“UC ANR provides comprehensive resources on our website, but it's designed around California requirements for workplace safety.” But, Oatman notes, much of the information applies.
“The training and basic guidance – drink water, take a rest when you are feeling any symptoms and having a shaded area available – are useful for anyone at any time.”
To increase your awareness of heat illness symptoms – and to learn more about prevention – Oatman suggests a few resources.
“Our Heat Illness Prevention page has many resources, including links for training, heat illness prevention plans, and links to other sites. One of the external sites for heat illness that I recommend is the Cal/OSHA site, which spells out the basic requirements for heat illness prevention in the workplace. It's also available in Spanish."
For those on the go, Oatman also recommends the National Institute for Occupational Safety and Health (NIOSH) mobile heat safety app.
It was "hit and miss." The predators hit, and they missed. Oh sure, they took a chunk out of these Western tiger swallowtails, but as they say, "a miss is as good as a mile." The predators? Could have been a hungry bird, praying mantis, or a spider. The Western tiger swallowtail, Papilio...
A Western tiger swallowtail nectaring on a butterfly bush. Note that it is missing part of its tail. (Photo by Kathy Keatley Garvey)
This Western tiger swallowtail, nectaring on verbena, is missing part of its forewing. (Photo by Kathy Keatley Garvey)
A newly eclosed Western tiger swallowtail, structures all intact. (Photo by Kathy Keatley Garvey)
Chances are you're not thinking about spiders right now, but arachnid experts at the University of California, Davis, are. Two doctoral students from the Jason Bond laboratory, UC Davis Department of Entomology and Nematology, won first- and second-place awards in the student research...
One of the forces driving agricultural experiments in California's fertile San Joaquin Valley is climate change, reported Mark Schapiro on Grist.org. Although some sources still don't feel completely comfortable with the concept.
"Whether it's carbon built up in the atmosphere or just friggin' bad luck, the conditions are straining us," said John Duarte, president of Duarte Nursery.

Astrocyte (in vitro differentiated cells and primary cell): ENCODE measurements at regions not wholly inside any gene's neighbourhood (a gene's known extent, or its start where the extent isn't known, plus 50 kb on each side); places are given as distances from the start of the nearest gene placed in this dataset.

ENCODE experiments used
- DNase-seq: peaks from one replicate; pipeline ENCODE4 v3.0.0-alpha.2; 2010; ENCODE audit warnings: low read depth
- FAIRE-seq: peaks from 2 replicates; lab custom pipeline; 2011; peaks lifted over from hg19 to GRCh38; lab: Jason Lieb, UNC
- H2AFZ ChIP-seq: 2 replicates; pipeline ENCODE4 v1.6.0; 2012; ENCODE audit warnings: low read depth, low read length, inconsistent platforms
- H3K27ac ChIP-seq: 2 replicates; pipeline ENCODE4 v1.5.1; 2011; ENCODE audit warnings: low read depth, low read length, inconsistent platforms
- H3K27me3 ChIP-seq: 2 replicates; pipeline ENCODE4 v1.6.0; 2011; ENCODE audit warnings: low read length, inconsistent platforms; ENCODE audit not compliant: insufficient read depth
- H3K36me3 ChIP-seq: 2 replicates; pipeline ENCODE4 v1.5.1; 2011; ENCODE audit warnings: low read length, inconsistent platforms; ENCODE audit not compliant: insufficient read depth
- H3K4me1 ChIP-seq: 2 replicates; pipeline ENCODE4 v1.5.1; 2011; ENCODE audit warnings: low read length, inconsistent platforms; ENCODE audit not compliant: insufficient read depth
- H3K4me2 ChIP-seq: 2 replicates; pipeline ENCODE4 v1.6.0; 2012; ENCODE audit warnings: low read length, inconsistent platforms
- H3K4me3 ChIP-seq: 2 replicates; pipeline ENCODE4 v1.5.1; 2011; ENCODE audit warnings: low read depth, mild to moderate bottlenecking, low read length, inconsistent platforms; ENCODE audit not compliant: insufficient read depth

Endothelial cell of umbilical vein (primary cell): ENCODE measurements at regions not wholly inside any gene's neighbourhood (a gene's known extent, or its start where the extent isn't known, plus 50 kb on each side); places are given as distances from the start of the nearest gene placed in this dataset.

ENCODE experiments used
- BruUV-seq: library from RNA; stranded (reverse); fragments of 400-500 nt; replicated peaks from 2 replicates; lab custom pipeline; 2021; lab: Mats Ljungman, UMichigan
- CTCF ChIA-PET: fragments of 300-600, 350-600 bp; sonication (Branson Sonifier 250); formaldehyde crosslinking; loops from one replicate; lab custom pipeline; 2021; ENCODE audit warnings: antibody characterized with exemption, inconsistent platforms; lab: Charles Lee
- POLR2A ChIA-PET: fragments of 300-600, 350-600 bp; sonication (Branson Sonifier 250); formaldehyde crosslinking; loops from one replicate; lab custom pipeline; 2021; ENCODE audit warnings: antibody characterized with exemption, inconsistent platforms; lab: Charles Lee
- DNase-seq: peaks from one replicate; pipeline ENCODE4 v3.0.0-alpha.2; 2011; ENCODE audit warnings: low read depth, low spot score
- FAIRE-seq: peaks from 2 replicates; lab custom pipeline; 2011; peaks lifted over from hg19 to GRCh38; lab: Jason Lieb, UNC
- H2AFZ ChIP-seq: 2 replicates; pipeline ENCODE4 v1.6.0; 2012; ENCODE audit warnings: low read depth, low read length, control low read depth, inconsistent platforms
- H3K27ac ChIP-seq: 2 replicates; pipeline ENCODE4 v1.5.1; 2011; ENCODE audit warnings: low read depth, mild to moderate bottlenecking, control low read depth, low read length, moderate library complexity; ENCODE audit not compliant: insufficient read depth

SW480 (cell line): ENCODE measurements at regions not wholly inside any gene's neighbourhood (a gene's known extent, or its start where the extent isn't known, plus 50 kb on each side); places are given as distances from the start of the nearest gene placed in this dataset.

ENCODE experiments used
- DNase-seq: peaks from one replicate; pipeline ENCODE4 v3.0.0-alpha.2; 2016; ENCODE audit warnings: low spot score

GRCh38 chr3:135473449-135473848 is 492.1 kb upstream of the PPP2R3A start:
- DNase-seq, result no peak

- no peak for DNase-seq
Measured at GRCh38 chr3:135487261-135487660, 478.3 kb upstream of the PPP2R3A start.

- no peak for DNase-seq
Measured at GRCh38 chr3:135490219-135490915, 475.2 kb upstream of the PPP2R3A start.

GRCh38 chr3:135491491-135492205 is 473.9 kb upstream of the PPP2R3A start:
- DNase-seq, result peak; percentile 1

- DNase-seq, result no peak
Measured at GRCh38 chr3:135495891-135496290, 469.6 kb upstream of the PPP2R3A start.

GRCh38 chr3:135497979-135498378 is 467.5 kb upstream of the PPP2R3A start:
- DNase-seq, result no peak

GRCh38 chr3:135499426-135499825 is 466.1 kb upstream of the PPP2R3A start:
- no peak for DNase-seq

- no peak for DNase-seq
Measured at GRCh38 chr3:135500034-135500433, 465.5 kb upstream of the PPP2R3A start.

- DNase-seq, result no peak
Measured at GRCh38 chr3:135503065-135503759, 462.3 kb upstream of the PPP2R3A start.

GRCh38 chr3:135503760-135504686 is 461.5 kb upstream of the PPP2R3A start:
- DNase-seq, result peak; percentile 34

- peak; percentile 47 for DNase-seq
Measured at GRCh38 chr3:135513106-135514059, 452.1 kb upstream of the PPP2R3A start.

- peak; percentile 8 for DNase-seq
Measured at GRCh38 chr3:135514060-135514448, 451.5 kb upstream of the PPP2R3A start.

The state's fruit and nut orchards are taking the most heat as conditions change. A fruit or nut tree planted today may be ill-suited to climatic conditions by the time it begins bearing fruit in 5 or 10 years. Between 1950 and 2009, “chill” hours trees needed annually to reboot trees' metabolic system for the spring bloom had already declined by as much as 30 percent, according to a California Department of Food and Agriculture study.
“If trees haven't had that low-chill period when they wake up in the spring, it's like being up all night and then trying to go to work.” said Mae Culumber, a nut crop advisor with UC Cooperative Extension in Fresno County.
Researchers have already observed that cherry, apricot, pear, apple, pecan and almond trees are often less productive than they used to be.
The article said farmers may turn to pistachio trees to weather a warmer and dryer California. Pistachio trees require one-third to one-half as much water as almond trees. During droughts, pistachio tree metabolism slows and when water returns, they start producing nuts again. And they can produce nuts for 80 years or longer, almost four times the life span of an average almond tree.
For field crops, scientists are looking at improving the soil and transforming growing systems to help farmers adapt to the warming climate.
“When I drive to the Central Valley, I get goosebumps; I feel the urgency,” UC Davis agronomist Amélie Gaudin said. “I see an agriculture that is basically hydroponics. It's like a person being fed/kept alive by an IV.”
“What happens when you no longer have the sugar-water?” she adds.
Gaudin is focusing on using agroecological principles to develop efficient and resilient cropping systems. Planting cover crops and reducing tillage show promise for mitigating the impact of climate change in the valley.